For Albarrán Cabrera, aka Anna Cabrera (Seville, 1969) and Angel Albarrán (Barcelona, 1969), a Spanish artistic duo currently on display at Galleria de’ Foscherari in Bologna, photography is like a notebook on which to let the sensitive reality decanted to purify it from the inessential and to shoot means to fix forever the emotion of a moment translated into an image. Their works reflect on universal themes, such as the concepts of time, existence, identity and empathy, making use of the heuristic possibilities of photography, a medium able to arouse in the viewer an instinctive and direct involvement eluding the mediation of the symbolic codes on which the verbal language is based. A good picture according to the artists shows to those who look at it something about themselves that they still do not know or that are afraid to discover and it is the clear awareness of a thought that incarnates itself in a tangible representation.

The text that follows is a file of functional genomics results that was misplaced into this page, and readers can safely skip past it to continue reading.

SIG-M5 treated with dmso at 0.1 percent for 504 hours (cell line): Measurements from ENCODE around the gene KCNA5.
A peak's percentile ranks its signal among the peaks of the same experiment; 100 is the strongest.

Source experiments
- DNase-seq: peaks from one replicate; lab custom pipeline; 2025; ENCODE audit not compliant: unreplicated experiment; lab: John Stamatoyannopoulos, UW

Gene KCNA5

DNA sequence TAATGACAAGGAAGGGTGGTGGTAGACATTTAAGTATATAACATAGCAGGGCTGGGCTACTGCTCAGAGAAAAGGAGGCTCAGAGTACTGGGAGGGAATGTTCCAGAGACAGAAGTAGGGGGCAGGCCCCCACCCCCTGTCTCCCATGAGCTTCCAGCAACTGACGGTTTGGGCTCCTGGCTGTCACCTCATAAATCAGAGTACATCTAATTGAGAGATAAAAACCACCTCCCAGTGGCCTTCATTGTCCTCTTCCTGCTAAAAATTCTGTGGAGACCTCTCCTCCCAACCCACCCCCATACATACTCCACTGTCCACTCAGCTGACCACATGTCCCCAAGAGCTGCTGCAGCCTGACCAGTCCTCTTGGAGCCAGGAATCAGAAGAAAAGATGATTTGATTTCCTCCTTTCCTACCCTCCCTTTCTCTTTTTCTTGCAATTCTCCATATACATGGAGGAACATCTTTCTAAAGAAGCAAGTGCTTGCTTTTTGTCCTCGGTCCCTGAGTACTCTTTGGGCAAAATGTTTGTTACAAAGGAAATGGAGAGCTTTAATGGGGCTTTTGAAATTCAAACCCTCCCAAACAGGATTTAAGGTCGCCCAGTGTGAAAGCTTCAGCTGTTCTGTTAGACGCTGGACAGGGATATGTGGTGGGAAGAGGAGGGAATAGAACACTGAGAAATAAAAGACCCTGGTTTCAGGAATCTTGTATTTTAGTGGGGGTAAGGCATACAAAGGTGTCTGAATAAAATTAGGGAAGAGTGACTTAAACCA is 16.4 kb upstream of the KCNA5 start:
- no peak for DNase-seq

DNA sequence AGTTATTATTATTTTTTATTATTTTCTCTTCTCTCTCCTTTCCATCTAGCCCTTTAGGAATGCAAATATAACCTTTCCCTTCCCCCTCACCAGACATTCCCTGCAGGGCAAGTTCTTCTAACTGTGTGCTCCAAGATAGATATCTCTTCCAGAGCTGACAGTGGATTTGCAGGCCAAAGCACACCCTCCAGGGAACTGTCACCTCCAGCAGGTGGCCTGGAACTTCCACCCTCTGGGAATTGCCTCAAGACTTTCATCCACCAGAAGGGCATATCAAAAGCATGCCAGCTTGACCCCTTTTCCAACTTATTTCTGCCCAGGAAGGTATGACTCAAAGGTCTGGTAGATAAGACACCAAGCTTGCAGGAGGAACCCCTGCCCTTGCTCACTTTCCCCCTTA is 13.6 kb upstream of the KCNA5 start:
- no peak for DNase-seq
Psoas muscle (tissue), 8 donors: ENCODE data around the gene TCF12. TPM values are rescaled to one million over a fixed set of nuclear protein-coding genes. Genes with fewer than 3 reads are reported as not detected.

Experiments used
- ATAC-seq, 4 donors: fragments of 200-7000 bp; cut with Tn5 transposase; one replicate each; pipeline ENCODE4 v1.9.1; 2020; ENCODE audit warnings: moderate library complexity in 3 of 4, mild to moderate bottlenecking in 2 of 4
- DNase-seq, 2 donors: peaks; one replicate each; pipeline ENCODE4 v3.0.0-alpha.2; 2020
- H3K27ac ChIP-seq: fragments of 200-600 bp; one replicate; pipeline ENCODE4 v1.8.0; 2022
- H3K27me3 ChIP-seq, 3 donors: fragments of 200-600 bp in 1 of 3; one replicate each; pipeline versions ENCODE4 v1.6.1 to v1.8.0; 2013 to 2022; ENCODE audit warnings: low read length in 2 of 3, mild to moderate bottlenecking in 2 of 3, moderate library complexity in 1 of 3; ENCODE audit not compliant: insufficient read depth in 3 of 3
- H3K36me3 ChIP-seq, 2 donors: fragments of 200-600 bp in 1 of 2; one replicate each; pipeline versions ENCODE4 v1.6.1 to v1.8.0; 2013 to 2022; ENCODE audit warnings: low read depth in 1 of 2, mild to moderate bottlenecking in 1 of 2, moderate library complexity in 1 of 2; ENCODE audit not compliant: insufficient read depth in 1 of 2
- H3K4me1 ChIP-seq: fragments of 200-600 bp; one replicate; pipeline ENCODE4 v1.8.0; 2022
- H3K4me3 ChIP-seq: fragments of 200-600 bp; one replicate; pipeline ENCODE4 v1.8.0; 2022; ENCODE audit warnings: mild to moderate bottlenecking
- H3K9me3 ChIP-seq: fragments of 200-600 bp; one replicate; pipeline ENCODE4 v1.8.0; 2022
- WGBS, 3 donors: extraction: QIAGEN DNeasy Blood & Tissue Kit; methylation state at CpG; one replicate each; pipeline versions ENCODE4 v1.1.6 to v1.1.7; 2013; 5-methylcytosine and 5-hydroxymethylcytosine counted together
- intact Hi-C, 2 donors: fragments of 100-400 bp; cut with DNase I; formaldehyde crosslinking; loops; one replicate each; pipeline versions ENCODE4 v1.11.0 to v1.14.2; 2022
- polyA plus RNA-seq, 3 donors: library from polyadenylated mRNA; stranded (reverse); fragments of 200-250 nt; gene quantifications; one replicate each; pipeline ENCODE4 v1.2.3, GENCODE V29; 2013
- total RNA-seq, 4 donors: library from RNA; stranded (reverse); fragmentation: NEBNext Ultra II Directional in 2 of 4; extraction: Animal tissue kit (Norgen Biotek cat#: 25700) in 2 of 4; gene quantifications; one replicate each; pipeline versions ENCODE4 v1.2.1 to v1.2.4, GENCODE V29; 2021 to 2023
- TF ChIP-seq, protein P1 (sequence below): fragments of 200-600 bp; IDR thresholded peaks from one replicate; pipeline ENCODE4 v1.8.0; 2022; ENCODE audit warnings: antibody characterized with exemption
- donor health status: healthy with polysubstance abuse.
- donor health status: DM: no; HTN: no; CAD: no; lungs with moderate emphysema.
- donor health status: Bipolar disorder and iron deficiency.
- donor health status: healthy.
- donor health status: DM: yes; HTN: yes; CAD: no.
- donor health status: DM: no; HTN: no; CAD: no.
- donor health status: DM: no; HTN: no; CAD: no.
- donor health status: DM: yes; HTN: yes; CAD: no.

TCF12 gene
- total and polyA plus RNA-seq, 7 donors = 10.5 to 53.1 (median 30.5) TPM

The photographic shoot is in fact only the first phase of a long creative process based on a refined combination of techniques and materials, such as platinum, palladium, silver gelatin, pigments, Japanese paper and gold leaf, which layered beneath and above the paper on which the image is impressed to turn it into a precious and unrepeatable object. The consistency, the color, the finishes, the tones, the texture and even the edge of a print give the photograph sophisticated material suggestions and shimmering flashes that invite the observer to get closer to understand the details and to get lost in the infinite resonance of a perfect instant. In this way the artists are opposed to the constitutive fugacity of digital images conveyed by the web and propose a model of slow fruition in which the photographed reality is sublimated to appear in its deepest essence and offers itself as an impregnable refuge for thought in which beauty is protected from the unpredictability of contingencies.